Catherine Twist, headteacher at St Cuthbert’s Catholic High School

St Cuthbert’s Catholic High School in St Helens has been on quite the journey. With the school celebrating its 60th anniversary this year, headteacher Catherine Twist tells Educate about its diamond successes and bright future ahead.

Success for all

by Hannah Fowler

Like many students when they leave school at 18, Catherine Twist didn’t quite know what she wanted to do as a future career. Not wanting to go to University, she got on the job ladder and took a role as a school lab technician at St Augustine of Canterbury Catholic High School in
St Helens.

But a few years down the line, Catherine got the teaching bug, “I decided I wanted to go in to teaching because it’s about being with children and working with kids. So that’s what I did,” she explains.

Catherine gained her degree from Manchester Polytechnic (now known as Manchester Metropolitan University) and entered the world of teaching. Luckily, her first foray as a teacher was somewhat familiar, as she landed a job at St Augustine’s, where she was the lab technician only a few years earlier.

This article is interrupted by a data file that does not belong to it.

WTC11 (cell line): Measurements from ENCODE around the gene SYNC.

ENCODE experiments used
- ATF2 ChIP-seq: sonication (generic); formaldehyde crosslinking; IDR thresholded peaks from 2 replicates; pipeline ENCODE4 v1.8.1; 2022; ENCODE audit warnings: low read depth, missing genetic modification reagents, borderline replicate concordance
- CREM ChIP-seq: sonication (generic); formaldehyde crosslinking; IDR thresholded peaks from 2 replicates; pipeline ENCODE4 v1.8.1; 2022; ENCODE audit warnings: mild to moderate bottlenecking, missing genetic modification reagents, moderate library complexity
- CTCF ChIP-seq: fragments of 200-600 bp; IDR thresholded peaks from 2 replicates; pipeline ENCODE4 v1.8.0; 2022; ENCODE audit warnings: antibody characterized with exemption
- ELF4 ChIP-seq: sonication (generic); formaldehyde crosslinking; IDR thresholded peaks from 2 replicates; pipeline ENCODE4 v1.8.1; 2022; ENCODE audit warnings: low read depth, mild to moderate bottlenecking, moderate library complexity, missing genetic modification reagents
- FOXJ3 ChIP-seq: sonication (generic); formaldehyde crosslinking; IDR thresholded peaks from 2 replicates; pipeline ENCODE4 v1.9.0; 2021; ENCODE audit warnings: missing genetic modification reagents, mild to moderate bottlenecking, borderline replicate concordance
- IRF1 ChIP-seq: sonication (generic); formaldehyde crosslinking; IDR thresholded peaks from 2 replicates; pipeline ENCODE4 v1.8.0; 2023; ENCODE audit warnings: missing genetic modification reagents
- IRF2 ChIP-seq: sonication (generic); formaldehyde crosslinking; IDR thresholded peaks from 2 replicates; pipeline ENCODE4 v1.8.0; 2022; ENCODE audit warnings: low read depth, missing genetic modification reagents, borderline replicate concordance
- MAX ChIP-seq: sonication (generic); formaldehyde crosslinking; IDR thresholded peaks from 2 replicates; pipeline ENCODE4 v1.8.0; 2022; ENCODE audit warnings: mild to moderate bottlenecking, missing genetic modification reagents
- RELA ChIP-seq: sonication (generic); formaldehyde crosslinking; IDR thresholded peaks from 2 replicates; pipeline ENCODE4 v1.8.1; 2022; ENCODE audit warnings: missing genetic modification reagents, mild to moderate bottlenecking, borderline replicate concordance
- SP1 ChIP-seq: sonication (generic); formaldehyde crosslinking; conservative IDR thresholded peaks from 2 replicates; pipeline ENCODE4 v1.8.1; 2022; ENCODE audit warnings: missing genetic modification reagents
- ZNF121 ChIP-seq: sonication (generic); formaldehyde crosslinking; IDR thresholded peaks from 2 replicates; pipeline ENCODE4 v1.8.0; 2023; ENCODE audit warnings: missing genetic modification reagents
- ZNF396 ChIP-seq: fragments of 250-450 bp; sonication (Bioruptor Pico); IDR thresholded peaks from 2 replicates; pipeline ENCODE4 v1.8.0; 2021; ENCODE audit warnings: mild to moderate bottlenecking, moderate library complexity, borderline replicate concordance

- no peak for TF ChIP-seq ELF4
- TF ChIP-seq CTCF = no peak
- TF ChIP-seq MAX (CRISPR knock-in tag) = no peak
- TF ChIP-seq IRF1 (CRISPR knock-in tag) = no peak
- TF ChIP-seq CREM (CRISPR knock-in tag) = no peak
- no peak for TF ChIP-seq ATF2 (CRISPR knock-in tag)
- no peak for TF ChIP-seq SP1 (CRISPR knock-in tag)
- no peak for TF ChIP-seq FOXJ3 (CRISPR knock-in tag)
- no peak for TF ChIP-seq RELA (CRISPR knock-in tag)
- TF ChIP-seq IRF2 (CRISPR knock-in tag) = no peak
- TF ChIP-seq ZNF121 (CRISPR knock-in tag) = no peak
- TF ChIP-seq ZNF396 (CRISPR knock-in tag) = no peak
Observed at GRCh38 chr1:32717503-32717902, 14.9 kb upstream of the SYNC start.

“I stayed there for 16 years and was a science teacher; head of year; exams officer; Key Stage 3 manager; all of those different kind of jobs that you pick up when you’re trying to build your portfolio,” she said.

With her teaching career taking off, Catherine was, and still is, unwavering on what community she wants to serve – her native St Helens. “I’m St Helens born and bred,” she says. “I haven’t been very far, apart from holidays. It’s about wanting the best for our children and our area.”